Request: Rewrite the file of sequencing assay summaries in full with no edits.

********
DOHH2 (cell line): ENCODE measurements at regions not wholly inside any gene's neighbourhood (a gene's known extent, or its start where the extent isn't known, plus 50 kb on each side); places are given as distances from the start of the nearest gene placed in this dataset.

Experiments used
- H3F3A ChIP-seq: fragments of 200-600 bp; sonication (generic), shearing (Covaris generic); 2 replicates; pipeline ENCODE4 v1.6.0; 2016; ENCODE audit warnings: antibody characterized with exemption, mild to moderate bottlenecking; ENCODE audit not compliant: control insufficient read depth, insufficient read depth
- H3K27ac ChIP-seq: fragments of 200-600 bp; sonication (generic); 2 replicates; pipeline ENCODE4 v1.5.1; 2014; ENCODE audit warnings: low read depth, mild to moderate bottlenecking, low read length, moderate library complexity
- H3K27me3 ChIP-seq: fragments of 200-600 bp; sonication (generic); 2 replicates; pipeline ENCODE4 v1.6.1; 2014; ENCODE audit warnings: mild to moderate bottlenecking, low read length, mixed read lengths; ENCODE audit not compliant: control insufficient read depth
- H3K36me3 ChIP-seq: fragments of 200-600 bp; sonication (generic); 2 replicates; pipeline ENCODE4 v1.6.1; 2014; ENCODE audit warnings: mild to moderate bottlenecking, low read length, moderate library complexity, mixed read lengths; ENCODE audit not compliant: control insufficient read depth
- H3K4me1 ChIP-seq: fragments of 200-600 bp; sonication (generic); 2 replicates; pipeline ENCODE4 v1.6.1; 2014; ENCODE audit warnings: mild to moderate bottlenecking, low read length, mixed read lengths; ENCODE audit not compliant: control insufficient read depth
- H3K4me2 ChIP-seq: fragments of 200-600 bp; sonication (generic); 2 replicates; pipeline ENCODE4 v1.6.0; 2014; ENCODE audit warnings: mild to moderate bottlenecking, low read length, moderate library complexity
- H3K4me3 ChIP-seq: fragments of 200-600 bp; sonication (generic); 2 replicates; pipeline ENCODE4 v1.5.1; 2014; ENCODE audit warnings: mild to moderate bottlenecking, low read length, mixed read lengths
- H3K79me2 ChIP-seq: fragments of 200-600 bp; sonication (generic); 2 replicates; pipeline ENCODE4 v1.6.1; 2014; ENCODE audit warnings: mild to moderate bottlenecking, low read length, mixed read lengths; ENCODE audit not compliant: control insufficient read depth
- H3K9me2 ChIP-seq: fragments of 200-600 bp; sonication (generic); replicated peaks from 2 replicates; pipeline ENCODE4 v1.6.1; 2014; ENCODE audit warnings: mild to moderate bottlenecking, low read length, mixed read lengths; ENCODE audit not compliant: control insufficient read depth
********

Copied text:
DOHH2 (cell line): ENCODE measurements at regions not wholly inside any gene's neighbourhood (a gene's known extent, or its start where the extent isn't known, plus 50 kb on each side); places are given as distances from the start of the nearest gene placed in this dataset.

Experiments used
- H3F3A ChIP-seq: fragments of 200-600 bp; sonication (generic), shearing (Covaris generic); 2 replicates; pipeline ENCODE4 v1.6.0; 2016; ENCODE audit warnings: antibody characterized with exemption, mild to moderate bottlenecking; ENCODE audit not compliant: control insufficient read depth, insufficient read depth
- H3K27ac ChIP-seq: fragments of 200-600 bp; sonication (generic); 2 replicates; pipeline ENCODE4 v1.5.1; 2014; ENCODE audit warnings: low read depth, mild to moderate bottlenecking, low read length, moderate library complexity
- H3K27me3 ChIP-seq: fragments of 200-600 bp; sonication (generic); 2 replicates; pipeline ENCODE4 v1.6.1; 2014; ENCODE audit warnings: mild to moderate bottlenecking, low read length, mixed read lengths; ENCODE audit not compliant: control insufficient read depth
- H3K36me3 ChIP-seq: fragments of 200-600 bp; sonication (generic); 2 replicates; pipeline ENCODE4 v1.6.1; 2014; ENCODE audit warnings: mild to moderate bottlenecking, low read length, moderate library complexity, mixed read lengths; ENCODE audit not compliant: control insufficient read depth
- H3K4me1 ChIP-seq: fragments of 200-600 bp; sonication (generic); 2 replicates; pipeline ENCODE4 v1.6.1; 2014; ENCODE audit warnings: mild to moderate bottlenecking, low read length, mixed read lengths; ENCODE audit not compliant: control insufficient read depth
- H3K4me2 ChIP-seq: fragments of 200-600 bp; sonication (generic); 2 replicates; pipeline ENCODE4 v1.6.0; 2014; ENCODE audit warnings: mild to moderate bottlenecking, low read length, moderate library complexity
- H3K4me3 ChIP-seq: fragments of 200-600 bp; sonication (generic); 2 replicates; pipeline ENCODE4 v1.5.1; 2014; ENCODE audit warnings: mild to moderate bottlenecking, low read length, mixed read lengths
- H3K79me2 ChIP-seq: fragments of 200-600 bp; sonication (generic); 2 replicates; pipeline ENCODE4 v1.6.1; 2014; ENCODE audit warnings: mild to moderate bottlenecking, low read length, mixed read lengths; ENCODE audit not compliant: control insufficient read depth
- H3K9me2 ChIP-seq: fragments of 200-600 bp; sonication (generic); replicated peaks from 2 replicates; pipeline ENCODE4 v1.6.1; 2014; ENCODE audit warnings: mild to moderate bottlenecking, low read length, mixed read lengths; ENCODE audit not compliant: control insufficient read depth